Human Metapneumovirus: A Rare Cause of Acute Meningoencephalitis

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Abstract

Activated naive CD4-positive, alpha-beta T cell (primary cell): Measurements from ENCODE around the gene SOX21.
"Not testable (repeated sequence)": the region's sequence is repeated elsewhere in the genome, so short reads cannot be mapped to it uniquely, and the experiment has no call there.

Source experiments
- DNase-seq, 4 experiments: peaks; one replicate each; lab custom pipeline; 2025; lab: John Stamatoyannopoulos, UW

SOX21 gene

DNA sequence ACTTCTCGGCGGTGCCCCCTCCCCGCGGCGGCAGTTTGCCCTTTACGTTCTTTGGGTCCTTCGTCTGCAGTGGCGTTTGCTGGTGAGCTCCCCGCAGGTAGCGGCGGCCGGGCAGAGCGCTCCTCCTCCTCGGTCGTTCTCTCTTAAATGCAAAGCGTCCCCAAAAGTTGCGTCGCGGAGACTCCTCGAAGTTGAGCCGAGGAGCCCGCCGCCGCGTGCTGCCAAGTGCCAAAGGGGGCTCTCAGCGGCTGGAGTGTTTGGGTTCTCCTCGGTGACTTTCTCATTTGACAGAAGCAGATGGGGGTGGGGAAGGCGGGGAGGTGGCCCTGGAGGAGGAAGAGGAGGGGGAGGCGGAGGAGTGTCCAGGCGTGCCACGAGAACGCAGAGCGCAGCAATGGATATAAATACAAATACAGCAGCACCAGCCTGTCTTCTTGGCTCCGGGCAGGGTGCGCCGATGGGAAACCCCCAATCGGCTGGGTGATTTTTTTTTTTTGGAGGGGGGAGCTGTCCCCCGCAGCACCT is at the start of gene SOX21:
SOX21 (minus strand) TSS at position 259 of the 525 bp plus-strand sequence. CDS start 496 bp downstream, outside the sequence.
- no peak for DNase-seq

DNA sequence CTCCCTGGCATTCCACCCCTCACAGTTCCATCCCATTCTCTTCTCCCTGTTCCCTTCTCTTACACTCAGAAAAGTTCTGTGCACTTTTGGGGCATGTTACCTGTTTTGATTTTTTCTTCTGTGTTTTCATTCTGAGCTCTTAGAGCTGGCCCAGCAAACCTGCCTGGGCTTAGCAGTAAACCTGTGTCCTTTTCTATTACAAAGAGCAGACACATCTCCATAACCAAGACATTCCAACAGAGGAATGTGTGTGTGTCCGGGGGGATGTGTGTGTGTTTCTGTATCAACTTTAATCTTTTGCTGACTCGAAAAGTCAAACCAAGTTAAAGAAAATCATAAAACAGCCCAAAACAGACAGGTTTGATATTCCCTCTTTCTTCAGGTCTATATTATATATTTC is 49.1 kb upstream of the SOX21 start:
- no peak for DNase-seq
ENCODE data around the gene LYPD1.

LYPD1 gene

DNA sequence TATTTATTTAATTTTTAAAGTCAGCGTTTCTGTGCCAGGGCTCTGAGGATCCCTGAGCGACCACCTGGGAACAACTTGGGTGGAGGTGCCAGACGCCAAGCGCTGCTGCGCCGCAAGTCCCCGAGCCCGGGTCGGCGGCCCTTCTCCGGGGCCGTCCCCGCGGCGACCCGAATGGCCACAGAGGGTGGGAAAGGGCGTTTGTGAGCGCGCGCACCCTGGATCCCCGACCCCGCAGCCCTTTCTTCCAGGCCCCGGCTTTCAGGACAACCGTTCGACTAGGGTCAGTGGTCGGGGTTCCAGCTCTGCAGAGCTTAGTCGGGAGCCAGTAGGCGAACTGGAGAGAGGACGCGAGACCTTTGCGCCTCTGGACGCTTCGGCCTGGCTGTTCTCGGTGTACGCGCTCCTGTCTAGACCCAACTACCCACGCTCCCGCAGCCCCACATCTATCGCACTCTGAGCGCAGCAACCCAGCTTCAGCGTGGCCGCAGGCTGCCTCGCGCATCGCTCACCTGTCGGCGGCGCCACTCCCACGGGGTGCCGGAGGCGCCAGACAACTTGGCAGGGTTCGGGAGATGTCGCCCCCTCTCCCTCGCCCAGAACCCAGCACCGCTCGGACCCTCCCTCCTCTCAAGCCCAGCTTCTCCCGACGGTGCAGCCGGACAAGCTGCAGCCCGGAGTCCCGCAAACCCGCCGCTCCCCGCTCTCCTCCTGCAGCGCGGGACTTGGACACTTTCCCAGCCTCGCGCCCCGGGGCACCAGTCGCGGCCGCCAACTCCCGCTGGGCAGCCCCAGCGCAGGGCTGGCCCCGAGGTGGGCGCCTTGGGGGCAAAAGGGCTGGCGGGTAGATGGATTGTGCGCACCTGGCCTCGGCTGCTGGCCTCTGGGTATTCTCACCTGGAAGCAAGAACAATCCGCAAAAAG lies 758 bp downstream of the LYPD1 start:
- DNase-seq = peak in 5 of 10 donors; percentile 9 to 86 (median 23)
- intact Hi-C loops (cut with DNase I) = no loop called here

Human metapneumovirus (hMPV) is an emerging pathogen well known to cause respiratory tract infections in children and adults. It is responsible for approximately 5% to 10% of all hospitalizations of children due to acute respiratory tract infections. The hMPV can cause severe illness in children, immunocompromised persons, and the elderly, which can progress to severe respiratory failure requiring hospitalization and mechanical ventilation. Transmission occurs via contact with contaminated respiratory secretions (droplet, aerosol). The hMPV is rarely known to cause central nervous system complications. Descriptions of this syndrome are limited to case reports, most of which have been in children. Reports suggest that this virus has been linked to diseases of the central nervous system including acute encephalopathy, encephalitis, and febrile seizures. Review of the literature revealed only one confirmed case of hMPV isolated from the cerebrospinal fluid of a patient with concurrent encephalitis. We describe an adult patient with acute meningoencephalitis associated with hMPV, in whom a respiratory virus panel with polymerase chain reaction was positive for hMPV on nasopharyngeal swab, but was negative on the cerebrospinal fluid specimen.

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